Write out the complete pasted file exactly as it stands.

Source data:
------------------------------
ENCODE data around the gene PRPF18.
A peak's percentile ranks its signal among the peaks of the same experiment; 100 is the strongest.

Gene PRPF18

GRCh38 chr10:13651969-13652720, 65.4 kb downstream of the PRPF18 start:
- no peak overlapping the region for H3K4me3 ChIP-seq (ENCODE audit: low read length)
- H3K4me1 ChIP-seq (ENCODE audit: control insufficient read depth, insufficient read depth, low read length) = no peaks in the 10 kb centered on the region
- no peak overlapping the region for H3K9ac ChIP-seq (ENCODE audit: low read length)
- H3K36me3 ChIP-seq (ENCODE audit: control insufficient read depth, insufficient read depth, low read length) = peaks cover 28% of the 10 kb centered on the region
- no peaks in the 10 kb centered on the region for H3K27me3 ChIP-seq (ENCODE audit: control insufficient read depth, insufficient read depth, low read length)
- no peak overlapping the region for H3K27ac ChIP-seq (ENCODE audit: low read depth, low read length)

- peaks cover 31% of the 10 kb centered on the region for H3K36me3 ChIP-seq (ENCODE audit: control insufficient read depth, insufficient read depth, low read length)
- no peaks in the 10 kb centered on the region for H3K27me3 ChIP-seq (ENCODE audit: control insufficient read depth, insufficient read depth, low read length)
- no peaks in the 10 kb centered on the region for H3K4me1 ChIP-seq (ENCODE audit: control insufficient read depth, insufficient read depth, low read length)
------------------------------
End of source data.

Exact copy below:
ENCODE data around the gene PRPF18.
A peak's percentile ranks its signal among the peaks of the same experiment; 100 is the strongest.

Gene PRPF18

GRCh38 chr10:13651969-13652720, 65.4 kb downstream of the PRPF18 start:
- no peak overlapping the region for H3K4me3 ChIP-seq (ENCODE audit: low read length)
- H3K4me1 ChIP-seq (ENCODE audit: control insufficient read depth, insufficient read depth, low read length) = no peaks in the 10 kb centered on the region
- no peak overlapping the region for H3K9ac ChIP-seq (ENCODE audit: low read length)
- H3K36me3 ChIP-seq (ENCODE audit: control insufficient read depth, insufficient read depth, low read length) = peaks cover 28% of the 10 kb centered on the region
- no peaks in the 10 kb centered on the region for H3K27me3 ChIP-seq (ENCODE audit: control insufficient read depth, insufficient read depth, low read length)
- no peak overlapping the region for H3K27ac ChIP-seq (ENCODE audit: low read depth, low read length)

- peaks cover 31% of the 10 kb centered on the region for H3K36me3 ChIP-seq (ENCODE audit: control insufficient read depth, insufficient read depth, low read length)
- no peaks in the 10 kb centered on the region for H3K27me3 ChIP-seq (ENCODE audit: control insufficient read depth, insufficient read depth, low read length)
- no peaks in the 10 kb centered on the region for H3K4me1 ChIP-seq (ENCODE audit: control insufficient read depth, insufficient read depth, low read length)